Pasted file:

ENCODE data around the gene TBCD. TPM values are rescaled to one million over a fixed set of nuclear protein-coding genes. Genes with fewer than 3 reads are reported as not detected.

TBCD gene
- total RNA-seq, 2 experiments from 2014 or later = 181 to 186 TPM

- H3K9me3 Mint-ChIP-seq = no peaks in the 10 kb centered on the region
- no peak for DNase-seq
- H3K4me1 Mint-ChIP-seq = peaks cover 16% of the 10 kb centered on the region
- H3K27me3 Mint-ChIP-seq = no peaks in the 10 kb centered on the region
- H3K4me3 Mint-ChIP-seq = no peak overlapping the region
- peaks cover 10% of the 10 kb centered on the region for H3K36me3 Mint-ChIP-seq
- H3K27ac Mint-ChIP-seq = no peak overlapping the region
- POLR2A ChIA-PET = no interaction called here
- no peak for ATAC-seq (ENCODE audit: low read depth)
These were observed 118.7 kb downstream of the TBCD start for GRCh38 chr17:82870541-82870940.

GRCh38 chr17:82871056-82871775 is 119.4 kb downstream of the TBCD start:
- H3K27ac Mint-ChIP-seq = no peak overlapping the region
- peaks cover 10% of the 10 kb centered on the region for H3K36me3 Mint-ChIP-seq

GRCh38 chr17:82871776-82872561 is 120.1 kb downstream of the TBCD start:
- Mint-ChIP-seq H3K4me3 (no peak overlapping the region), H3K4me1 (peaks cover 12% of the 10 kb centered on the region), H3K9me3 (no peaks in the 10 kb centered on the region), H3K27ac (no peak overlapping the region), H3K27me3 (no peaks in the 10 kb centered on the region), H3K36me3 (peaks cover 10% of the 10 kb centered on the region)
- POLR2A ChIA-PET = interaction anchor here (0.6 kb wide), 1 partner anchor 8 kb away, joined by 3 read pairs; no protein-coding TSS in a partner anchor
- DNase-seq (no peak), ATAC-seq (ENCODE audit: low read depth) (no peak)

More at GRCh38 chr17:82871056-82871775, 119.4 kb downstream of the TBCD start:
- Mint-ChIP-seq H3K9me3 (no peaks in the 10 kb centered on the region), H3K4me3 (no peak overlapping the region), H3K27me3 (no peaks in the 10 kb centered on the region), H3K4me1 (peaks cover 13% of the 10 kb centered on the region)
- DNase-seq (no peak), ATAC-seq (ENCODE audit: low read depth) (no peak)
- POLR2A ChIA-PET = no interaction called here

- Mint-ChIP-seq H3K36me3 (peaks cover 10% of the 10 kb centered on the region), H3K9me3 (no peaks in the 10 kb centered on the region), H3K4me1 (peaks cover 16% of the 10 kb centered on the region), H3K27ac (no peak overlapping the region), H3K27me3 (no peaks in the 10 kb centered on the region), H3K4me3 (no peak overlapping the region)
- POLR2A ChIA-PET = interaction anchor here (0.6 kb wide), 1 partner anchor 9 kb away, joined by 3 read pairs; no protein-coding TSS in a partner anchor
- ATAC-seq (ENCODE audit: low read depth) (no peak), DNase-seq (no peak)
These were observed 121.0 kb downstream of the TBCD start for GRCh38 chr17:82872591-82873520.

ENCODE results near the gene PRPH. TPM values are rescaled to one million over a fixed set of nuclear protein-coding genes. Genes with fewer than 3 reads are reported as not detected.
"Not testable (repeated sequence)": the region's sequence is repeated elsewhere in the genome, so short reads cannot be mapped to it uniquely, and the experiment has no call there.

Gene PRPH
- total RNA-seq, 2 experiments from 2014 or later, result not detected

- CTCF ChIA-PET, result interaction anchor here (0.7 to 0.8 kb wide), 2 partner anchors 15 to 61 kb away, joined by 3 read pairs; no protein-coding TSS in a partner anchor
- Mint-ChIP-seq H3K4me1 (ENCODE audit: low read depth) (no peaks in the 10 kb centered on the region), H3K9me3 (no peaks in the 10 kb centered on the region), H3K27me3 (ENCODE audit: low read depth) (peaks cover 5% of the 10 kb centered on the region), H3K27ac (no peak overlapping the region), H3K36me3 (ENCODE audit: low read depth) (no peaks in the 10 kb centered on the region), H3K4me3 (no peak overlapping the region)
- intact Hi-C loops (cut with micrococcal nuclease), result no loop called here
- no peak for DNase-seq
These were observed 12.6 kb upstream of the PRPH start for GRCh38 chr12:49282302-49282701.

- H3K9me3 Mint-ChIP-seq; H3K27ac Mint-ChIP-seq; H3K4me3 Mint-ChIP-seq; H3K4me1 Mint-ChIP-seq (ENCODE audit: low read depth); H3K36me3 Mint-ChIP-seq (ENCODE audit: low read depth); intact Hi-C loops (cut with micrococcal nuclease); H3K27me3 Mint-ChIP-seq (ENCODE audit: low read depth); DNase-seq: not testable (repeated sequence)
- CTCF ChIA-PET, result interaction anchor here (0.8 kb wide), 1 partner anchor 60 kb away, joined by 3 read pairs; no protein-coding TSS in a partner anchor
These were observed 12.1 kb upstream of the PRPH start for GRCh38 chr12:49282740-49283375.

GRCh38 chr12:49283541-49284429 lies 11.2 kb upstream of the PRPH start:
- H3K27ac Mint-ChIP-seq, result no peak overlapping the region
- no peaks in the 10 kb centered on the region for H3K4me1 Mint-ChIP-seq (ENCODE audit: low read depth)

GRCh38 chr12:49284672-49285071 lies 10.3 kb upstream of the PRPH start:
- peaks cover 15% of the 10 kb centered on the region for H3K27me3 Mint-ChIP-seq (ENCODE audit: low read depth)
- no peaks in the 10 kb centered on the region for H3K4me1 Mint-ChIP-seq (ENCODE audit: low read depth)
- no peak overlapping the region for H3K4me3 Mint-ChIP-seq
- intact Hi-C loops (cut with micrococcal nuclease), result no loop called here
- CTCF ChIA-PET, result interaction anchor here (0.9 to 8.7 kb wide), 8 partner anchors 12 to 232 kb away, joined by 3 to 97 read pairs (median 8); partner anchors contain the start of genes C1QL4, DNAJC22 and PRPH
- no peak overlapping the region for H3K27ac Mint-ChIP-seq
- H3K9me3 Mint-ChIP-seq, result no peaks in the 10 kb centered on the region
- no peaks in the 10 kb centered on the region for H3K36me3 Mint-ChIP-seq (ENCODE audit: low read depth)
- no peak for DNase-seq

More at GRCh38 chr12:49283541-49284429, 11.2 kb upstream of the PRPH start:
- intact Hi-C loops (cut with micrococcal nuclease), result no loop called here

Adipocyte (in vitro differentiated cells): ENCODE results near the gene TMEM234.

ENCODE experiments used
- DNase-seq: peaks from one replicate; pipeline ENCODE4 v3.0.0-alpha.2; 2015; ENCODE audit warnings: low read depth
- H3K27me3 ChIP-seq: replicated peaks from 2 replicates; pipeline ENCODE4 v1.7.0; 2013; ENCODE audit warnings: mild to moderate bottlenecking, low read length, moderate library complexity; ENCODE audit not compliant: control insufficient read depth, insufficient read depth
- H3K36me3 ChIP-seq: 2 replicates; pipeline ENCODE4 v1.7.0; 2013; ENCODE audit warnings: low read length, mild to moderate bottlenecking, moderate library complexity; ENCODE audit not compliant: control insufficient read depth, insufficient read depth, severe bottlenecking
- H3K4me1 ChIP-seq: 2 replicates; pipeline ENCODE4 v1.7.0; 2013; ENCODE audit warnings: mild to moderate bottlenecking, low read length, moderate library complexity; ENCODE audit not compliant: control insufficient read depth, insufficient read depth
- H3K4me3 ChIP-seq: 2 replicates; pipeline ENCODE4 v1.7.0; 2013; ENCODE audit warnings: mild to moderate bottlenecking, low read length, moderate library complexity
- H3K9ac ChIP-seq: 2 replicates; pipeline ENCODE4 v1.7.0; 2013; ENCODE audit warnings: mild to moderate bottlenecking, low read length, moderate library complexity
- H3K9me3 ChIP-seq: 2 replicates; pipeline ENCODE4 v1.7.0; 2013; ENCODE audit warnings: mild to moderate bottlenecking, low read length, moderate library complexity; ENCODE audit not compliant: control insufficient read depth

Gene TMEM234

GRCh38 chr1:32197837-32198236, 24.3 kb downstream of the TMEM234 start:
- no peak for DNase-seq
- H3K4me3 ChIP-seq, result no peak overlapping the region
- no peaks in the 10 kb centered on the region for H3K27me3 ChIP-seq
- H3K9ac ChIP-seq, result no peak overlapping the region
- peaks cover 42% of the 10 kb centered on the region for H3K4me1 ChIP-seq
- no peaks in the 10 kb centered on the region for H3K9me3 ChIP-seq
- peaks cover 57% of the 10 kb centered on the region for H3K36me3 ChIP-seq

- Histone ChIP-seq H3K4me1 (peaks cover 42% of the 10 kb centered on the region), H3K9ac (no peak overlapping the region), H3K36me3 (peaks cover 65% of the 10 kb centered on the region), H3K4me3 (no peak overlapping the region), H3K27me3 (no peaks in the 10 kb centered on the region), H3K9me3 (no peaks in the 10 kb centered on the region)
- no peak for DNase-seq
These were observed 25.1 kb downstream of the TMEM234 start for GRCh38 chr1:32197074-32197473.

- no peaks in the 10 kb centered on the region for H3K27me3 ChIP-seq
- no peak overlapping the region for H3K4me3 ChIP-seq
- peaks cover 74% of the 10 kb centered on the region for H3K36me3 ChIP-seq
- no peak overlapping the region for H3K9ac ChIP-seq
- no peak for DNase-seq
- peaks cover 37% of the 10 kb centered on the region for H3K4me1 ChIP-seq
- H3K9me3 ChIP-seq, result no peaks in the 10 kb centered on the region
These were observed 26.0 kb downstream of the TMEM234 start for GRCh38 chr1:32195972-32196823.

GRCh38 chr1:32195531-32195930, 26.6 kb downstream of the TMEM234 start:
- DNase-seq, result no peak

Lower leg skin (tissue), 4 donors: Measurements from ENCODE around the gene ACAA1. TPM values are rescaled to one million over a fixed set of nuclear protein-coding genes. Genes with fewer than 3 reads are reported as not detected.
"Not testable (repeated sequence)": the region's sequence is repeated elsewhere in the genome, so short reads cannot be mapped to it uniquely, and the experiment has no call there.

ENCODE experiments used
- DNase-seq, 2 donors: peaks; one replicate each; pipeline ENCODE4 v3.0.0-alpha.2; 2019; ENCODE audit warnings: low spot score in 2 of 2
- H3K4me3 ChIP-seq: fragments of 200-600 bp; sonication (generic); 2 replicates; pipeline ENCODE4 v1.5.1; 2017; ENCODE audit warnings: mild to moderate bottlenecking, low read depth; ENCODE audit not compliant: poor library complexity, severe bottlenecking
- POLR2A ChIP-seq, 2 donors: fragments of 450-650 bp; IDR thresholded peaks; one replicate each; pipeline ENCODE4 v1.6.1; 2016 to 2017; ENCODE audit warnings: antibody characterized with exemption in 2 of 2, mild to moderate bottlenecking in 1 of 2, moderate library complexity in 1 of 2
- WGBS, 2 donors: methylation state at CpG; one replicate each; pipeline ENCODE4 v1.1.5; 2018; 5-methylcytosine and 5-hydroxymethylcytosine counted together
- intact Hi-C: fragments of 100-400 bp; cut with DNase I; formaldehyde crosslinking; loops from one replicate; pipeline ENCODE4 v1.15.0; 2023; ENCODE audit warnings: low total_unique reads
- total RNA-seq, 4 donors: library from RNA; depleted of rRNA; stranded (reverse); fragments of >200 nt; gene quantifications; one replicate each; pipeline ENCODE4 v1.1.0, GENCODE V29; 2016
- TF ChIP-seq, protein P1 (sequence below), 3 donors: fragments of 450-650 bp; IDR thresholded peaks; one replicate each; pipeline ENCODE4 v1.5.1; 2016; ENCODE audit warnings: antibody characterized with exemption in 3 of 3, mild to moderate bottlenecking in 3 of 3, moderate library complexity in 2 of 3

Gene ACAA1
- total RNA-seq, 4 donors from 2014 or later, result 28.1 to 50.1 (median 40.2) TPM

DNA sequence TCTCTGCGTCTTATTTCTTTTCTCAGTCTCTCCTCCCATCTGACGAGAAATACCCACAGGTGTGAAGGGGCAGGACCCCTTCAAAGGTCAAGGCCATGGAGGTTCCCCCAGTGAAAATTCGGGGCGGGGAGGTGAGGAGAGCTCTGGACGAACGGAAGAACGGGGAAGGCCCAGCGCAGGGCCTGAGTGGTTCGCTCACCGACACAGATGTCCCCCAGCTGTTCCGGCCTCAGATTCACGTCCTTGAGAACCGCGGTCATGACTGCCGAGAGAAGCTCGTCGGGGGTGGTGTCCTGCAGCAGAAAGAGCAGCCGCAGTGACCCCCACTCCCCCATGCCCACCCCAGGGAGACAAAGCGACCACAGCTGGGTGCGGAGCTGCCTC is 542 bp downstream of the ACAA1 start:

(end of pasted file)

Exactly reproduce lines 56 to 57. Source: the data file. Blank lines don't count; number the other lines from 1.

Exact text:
Adipocyte (in vitro differentiated cells): ENCODE results near the gene TMEM234.

ENCODE experiments used